Peel orange, grapefruit, and lemon.  Chop the pulp, remove and discard any seeds, and place pulp in bowl.  Scrape the pith from the fruit peelings and discard.  Chop the peel into small pieces.  Set aside.

In a large pot, place the rhubarb and sugar.  Add the citrus pulp and peel. Bring to a boil over medium high temperature, stirring to prevent scorching.  Immediately lower the temperature and cook, uncovered, at a slow gentle boil until mixture thickens and reaches a sustained temperature of  217°F on a candy thermometer (see Note below for alternative testing method).  Stir mixture regularly to prevent scorching. Be patient, this can take an hour or so. The marmalade may be cooked to a temperature of 220°F but it will be a thicker marmalade and less pliable to spread than if it is cooked to 217°F.

While the marmalade is cooking, fill a large pot of water, about ¾ full.  Place 7 half-pint jars, upright, into the water.  Ensure the jars are fully submerged, each jar filled with water, and that the water is at least an inch over the tops of the jars.  Cover, bring to a boil, and boil for 10 minutes. Turn off heat and leave the jars in the hot water while the marmalade finishes cooking.

Meanwhile, fill the hot water canner about one-third to one-half full of water. Cover and bring to a boil to have it ready for the filled jars.

When the marmalade is cooked, use a jar lifter to remove the hot jars from the water.  Using a canning funnel, pour marmalade into sterilized jars, leaving about ¼” headroom in each jar.  Wipe the jar rims with a clean cloth. Seal jars with heated lids and fingertip-tightened ring bands.

Place jars in hot water bath wire basket, ensuring jars do not touch each other or fall over. Carefully lower basket into canner of hot water. Ensure the water level is at least 1” above the tops of jars, adding more boiling water as necessary. Cover with canner lid. Increase the heat to return the water to a rolling boil then decrease the heat to just keep the water at a rolling boil but not boiling over. Process half-pint jars in the hot water bath for 10 minutes, adjusting time for altitude. Start timing the processing from the point where a full rolling boil is reached after basket of jars has been added to the canner. At the end of the processing time, turn off heat and remove canner lid. Wait 4-5 minutes, until the water stops boiling then, using a jar lifter, carefully remove the jars, one at a time, and transfer them to a wire rack to cool completely. Listen for the “pop” or “ping” sound as the bottles seal over the next few minutes or hours. The lids of properly sealed jars will curve downward. Let jars rest, undisturbed, on wire rack for 12 hours. Store in cool, dark place. Refrigerate marmalade once opened.

Yield:  Apx. 7 half-pint bottles

NOTE 1: If you don’t have a candy thermometer, place 2-3 freezer-safe saucers in freezer. To test for doneness of the marmalade, place a small amount of marmalade on chilled saucer and swirl saucer around. Let marmalade sit, untouched, for about a minute, then gently push your finger through the marmalade.  If the marmalade holds its shape (i.e., does not immediately run back together after the finger has been removed from the marmalade), it is set and ready to bottle.  If not, continue to cook mixture, repeating the “chill” test about every 3 minutes or so (always removing the pot from the heat while conducting the chill test) until the marmalade passes the “chill” test.  Do not overcook as it will result in a very thick marmalade, dark in color.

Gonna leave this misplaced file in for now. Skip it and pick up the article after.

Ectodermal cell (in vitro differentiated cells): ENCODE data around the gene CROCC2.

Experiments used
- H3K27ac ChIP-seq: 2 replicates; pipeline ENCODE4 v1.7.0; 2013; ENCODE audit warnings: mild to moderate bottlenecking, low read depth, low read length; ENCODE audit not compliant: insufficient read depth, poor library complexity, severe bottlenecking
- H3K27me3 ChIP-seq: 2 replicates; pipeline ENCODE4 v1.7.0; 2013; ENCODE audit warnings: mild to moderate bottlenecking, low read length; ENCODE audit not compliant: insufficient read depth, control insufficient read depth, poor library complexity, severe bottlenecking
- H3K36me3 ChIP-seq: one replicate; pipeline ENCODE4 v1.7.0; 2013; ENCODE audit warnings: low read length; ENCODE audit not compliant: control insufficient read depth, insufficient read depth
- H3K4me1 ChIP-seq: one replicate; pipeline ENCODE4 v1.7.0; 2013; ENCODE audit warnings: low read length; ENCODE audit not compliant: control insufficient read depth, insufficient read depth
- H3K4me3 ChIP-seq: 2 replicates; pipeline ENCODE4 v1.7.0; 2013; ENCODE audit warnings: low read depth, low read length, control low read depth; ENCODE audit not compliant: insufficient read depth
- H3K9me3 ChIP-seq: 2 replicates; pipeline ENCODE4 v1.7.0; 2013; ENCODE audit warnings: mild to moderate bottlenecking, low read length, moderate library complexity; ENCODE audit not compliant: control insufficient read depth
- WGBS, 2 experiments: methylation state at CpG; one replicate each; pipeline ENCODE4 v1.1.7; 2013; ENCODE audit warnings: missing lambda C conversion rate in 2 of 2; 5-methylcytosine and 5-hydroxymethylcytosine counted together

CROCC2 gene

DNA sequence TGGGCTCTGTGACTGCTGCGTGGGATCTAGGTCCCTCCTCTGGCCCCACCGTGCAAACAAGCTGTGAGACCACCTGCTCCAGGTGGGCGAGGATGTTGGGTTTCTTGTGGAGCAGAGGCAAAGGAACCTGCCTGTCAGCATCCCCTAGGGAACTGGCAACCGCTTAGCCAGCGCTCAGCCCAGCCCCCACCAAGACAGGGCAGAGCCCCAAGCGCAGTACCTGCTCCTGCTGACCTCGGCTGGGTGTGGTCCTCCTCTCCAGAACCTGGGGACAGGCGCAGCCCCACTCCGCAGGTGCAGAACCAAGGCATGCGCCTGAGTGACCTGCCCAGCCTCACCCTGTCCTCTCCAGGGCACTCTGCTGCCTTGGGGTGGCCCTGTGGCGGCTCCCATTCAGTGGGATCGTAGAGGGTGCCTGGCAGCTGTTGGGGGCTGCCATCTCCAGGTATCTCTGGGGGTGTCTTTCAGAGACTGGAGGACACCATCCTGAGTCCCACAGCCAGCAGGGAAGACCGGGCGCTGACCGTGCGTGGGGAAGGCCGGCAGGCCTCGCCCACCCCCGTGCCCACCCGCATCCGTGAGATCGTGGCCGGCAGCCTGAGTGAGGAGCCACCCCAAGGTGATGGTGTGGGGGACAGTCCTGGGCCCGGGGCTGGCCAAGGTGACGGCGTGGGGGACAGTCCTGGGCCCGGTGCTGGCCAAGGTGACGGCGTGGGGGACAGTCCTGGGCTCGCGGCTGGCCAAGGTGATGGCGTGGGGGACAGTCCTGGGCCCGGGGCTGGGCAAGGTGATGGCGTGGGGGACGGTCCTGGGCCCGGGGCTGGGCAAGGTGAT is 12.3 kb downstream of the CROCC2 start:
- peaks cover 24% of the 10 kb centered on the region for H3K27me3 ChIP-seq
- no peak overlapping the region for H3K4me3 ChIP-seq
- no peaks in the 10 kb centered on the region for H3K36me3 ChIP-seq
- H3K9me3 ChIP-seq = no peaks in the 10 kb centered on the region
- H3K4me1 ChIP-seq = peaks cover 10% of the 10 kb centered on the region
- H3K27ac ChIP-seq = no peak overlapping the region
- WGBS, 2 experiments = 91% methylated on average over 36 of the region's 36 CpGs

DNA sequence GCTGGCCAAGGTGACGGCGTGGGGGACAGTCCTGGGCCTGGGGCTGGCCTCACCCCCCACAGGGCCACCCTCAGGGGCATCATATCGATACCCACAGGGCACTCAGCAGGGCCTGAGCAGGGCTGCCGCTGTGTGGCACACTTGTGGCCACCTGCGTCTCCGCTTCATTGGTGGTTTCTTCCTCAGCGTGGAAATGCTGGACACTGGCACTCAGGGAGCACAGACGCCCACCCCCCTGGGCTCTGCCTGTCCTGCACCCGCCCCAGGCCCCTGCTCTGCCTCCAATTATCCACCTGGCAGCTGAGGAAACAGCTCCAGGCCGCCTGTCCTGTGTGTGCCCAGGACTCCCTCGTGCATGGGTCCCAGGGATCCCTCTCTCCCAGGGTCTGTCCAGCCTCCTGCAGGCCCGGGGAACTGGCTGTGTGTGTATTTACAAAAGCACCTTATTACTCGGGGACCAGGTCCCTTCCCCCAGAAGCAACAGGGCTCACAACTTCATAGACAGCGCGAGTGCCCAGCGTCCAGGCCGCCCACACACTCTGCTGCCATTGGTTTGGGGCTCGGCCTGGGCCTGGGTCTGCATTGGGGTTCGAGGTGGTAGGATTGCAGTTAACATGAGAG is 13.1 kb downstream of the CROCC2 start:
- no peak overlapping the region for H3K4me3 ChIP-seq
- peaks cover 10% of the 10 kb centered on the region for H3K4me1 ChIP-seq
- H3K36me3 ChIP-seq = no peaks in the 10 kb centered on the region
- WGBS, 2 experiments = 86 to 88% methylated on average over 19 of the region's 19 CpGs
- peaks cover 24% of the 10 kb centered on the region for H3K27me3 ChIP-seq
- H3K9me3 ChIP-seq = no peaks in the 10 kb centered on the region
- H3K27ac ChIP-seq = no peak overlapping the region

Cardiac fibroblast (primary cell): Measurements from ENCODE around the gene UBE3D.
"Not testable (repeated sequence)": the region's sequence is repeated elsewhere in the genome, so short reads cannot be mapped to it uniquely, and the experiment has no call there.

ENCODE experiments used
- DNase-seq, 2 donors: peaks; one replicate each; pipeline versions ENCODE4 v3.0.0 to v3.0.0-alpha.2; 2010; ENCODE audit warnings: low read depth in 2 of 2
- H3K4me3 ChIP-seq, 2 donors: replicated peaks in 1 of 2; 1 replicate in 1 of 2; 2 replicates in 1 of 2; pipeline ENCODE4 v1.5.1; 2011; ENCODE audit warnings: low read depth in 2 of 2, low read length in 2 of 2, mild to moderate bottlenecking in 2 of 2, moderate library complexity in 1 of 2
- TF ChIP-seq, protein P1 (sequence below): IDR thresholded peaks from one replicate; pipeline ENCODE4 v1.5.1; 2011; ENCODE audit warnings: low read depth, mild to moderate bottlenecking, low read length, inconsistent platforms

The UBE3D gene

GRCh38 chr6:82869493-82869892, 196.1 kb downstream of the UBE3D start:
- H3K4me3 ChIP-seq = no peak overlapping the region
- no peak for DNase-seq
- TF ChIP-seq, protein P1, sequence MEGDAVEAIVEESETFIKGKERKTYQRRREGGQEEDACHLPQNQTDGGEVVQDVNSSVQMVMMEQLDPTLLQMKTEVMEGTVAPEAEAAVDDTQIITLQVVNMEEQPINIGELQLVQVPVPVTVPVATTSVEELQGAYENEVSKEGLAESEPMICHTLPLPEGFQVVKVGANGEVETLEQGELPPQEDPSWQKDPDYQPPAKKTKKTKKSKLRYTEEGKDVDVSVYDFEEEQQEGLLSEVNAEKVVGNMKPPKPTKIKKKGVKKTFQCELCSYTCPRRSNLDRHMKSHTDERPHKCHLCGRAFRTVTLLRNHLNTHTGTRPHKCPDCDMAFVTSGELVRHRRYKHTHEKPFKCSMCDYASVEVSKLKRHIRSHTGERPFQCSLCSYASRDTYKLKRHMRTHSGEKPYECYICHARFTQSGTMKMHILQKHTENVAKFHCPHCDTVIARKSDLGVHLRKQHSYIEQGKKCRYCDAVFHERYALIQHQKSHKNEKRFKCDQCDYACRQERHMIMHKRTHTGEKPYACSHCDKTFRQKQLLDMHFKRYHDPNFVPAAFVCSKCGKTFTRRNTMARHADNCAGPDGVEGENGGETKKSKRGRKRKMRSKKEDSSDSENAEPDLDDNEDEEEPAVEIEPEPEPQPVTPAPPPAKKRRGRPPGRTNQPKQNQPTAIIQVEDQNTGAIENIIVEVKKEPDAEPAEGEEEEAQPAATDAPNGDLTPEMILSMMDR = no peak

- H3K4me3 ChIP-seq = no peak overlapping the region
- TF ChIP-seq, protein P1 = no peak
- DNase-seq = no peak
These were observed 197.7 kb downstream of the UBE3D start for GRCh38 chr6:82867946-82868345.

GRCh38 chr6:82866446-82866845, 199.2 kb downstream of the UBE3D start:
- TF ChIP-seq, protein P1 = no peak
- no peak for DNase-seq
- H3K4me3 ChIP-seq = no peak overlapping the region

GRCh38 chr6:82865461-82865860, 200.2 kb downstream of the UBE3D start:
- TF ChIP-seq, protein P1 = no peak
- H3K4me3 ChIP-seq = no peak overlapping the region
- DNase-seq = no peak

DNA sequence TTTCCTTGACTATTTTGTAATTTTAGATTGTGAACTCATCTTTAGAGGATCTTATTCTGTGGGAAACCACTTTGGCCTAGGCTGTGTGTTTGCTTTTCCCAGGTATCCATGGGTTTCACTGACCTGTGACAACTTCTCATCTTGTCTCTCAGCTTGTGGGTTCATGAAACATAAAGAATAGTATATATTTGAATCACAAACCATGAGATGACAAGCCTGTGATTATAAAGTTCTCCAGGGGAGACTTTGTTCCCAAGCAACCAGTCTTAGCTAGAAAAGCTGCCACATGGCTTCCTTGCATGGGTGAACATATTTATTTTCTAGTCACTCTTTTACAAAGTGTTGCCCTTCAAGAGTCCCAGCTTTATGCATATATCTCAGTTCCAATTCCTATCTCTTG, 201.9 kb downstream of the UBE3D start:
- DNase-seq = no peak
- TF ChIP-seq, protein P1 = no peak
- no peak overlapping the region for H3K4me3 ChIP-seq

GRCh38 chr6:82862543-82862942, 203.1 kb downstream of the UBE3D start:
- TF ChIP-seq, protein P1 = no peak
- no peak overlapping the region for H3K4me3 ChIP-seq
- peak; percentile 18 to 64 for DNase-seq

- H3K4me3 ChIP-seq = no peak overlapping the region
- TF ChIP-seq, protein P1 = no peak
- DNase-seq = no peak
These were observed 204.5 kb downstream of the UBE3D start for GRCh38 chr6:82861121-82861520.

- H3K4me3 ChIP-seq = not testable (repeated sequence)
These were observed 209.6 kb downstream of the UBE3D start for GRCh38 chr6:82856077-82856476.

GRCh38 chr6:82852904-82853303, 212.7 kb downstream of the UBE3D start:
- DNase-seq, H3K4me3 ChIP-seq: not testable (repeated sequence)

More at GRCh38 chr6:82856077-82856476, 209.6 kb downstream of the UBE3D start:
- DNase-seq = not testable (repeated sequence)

Note 2: After jars have completely cooled, if there are any on which the lids have not curved downward, refrigerate them and use within one month.

Rhubarb Marmalade

A delicious marmalade made with rhubarb and citrus undertones. Perfect on biscuits, scones, and toast.
Course Breakfast
Cuisine Canadian
Keyword rhubarb, rhubarb marmalade
Author My Island Bistro Kitchen

Ingredients

  • 8 cups rhubarb, thinly sliced into pieces between 1/8’ and ¼“ thick
  • cups sugar
  • 1 large orange (or 1½ small oranges)
  • ½ pink grapefruit
  • ½ small lemon

Instructions

  1. Wash the orange, grapefruit, and lemon well.
  2. Peel orange, grapefruit, and lemon. Chop the pulp, remove and discard any seeds, and place pulp in bowl. Scrape the pith from the fruit peelings and discard. Chop the peel into small pieces. Set aside.
  3. In a large pot, place the rhubarb and sugar. Add the citrus pulp and peel. Bring to a boil over medium high temperature, stirring to prevent scorching. Immediately lower the temperature and cook, uncovered, at a slow gentle boil until mixture thickens and reaches a sustained temperature of 217°F on a candy thermometer (see Note below for alternative testing method). Stir mixture regularly to prevent scorching. Be patient, this can take an hour or so. The marmalade may be cooked to a temperature of 220°F but it will be a thicker marmalade and less pliable to spread than if it is cooked to 217°F.

  4. While the marmalade is cooking, fill a large pot of water, about ¾ full. Place 7 half-pint jars, upright, into the water. Ensure the jars are fully submerged, each jar filled with water, and that the water is at least an inch over the tops of the jars. Cover, bring to a boil, and boil for 10 minutes. Turn off heat and leave the jars in the hot water while the marmalade finishes cooking.
  5. Meanwhile, fill the hot water canner about one-third to one-half full of water. Cover and bring to a boil to have it ready for the filled jars.

  6. When the marmalade is cooked, use a jar lifter to remove the hot jars from the water. Using a canning funnel, pour marmalade into sterilized jars, leaving about ¼” headroom in each jar. Wipe the jar rims with a clean cloth. Seal jars with heated lids and fingertip-tightened ring bands.